US Coast Guard rescuers on Monday pulled four trapped men alive from a capsized cargo ship, drilling into the hull’s steel plates to extract the crew members more than a day after their vessel overturned while leaving a port in Brunswick, Georgia.
All four were described as alert and in relatively good condition, and were taken to a hospital for further evaluation.
“Best day of my 16-year career,” said US Coast Guard Lieutenant Lloyd Heflin, who was coordinating the effort.
A video posted online by the coast guard showed responders clapping and cheering as the final man, wearing only shorts, climbed out of a hole in the hull and stood up.
Three of the South Korean crew members came out in the middle of the afternoon. The fourth man, who was trapped in a separate compartment, emerged three hours later.
The rescues followed nearly 36 hours of work after the Golden Ray, a giant ship that carries vehicles, rolled onto its side early on Sunday as it was leaving Brunswick, bound for Baltimore, Maryland.
“All crew members are accounted for,” the US Coast Guard Southeast tweeted. “Operations will now shift fully to environmental protection, removing the vessel and resuming commerce.”
In the hours immediately after the accident, the coast guard lifted 20 crew members into helicopters before determining that smoke and flames and unstable cargo made it too risky to venture further inside the vessel.
That left responders looking for the remaining four crew members.
Rescuers thought the noises that they were hearing inside could be some of the vehicles crashing around, but by dawn on Monday, they were confident that the taps were responses to their own taps, indicating that someone was alive inside.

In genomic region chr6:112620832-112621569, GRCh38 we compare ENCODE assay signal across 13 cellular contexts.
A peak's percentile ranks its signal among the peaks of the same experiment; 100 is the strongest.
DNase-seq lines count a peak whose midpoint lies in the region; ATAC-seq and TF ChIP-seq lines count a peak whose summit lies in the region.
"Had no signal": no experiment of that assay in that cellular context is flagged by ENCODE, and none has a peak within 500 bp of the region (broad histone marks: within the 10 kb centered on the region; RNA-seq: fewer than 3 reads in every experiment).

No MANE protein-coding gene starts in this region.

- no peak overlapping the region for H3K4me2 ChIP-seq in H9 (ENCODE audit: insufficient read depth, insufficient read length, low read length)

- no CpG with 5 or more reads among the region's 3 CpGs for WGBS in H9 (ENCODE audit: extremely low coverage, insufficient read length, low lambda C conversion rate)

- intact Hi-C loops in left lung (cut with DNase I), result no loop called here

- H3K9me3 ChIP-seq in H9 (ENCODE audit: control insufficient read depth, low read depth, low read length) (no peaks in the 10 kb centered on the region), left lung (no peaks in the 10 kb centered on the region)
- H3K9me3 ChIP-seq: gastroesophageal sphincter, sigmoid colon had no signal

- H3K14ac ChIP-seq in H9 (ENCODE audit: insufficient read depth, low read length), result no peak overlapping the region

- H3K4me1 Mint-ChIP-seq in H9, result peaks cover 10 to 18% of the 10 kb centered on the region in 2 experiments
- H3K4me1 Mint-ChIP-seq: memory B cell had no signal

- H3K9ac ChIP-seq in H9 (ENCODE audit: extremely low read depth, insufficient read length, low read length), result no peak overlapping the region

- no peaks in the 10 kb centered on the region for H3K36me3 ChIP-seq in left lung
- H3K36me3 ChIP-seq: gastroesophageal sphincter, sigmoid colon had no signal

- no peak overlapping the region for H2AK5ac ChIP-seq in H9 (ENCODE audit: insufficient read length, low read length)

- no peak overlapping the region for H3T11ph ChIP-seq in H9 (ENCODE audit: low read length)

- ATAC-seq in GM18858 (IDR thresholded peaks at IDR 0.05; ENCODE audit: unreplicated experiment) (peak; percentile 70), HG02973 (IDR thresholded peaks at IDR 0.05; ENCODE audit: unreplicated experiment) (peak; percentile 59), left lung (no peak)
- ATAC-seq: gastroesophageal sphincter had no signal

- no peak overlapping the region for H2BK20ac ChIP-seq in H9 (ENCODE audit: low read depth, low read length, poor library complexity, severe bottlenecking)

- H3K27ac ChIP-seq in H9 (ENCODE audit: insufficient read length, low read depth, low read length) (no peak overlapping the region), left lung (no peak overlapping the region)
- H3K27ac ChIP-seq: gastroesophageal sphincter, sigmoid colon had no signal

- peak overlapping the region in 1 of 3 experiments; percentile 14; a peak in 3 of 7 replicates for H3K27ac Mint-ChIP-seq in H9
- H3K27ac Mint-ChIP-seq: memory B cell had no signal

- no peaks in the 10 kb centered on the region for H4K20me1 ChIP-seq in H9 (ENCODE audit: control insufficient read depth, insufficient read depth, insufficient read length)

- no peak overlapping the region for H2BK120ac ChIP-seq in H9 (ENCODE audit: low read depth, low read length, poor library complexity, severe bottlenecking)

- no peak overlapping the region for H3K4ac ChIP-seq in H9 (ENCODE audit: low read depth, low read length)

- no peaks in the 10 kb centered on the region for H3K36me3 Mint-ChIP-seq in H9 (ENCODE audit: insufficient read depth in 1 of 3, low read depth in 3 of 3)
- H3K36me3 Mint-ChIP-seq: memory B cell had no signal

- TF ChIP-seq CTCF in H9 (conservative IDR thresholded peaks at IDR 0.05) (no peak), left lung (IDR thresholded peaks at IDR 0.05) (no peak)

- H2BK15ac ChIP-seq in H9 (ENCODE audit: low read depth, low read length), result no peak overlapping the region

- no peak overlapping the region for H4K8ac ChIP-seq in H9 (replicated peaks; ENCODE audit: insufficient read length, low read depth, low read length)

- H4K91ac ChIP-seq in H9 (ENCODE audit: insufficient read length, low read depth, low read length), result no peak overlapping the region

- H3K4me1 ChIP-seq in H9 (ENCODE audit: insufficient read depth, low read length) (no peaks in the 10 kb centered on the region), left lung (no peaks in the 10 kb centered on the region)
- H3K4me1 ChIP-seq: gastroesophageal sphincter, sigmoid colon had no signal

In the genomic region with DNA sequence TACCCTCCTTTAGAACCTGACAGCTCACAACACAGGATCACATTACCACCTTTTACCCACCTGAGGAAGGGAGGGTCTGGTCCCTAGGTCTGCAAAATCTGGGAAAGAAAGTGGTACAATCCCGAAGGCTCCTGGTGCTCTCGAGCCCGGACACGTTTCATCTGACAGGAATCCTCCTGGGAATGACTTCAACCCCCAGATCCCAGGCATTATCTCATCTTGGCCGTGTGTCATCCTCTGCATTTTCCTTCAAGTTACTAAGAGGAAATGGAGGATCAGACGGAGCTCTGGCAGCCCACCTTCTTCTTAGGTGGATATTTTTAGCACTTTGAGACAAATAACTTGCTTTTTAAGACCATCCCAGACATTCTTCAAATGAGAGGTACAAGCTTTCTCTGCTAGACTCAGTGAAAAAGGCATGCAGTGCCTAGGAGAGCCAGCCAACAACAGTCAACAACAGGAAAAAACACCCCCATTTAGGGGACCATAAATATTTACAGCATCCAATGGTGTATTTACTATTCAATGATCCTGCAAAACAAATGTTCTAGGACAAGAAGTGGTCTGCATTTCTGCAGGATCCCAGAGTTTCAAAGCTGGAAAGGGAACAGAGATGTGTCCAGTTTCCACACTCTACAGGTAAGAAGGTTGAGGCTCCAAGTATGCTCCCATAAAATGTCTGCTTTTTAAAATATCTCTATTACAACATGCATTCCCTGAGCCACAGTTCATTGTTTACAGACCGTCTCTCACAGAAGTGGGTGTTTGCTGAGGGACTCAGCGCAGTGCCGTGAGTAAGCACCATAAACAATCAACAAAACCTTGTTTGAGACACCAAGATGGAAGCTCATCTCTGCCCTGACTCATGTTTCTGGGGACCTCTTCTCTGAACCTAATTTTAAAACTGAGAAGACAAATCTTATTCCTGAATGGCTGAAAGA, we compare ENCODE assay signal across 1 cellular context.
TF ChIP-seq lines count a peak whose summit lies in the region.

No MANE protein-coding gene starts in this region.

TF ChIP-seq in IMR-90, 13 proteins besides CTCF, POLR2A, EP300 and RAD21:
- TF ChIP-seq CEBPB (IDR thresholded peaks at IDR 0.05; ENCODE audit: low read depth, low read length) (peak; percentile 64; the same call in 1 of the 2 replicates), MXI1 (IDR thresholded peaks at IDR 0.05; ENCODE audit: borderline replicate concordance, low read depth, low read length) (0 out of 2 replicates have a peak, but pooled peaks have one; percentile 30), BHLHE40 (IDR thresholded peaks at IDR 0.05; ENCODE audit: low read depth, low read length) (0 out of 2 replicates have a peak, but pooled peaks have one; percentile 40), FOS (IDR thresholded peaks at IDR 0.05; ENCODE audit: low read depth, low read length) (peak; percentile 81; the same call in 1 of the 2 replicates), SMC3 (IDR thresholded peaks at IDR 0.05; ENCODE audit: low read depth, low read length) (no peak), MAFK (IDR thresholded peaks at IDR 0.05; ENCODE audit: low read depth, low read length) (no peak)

“They were charged up knowing people were alive,” US Coast Guard Captain John Reed said.
On Monday, responders began drilling, starting with a 7.5cm hole.
US Coast Guard personnel brought the Golden Ray’s chief engineer, who was rescued Sunday, out to the ship to translate and found that three of the men were “on board and okay,” as Heflin put it.
Responders set up a tent on the hull and began drilling additional holes, eventually making an opening large enough to insert a ladder and help the men climb out.
“It was like connect the dots,” Reed said of the hole, which grew to 60cm by 1m.
The fourth rescue was a greater challenge.
That crewman was behind glass in a separate engineering compartment on another deck, Reed said.
The Golden Ray is now stuck in the shipping channel, closing one of the busiest US seaports.
One ship is unable to leave the port, and four more vessels are lined up outside and waiting to come in, ship-tracking Web site Marine Traffic said.
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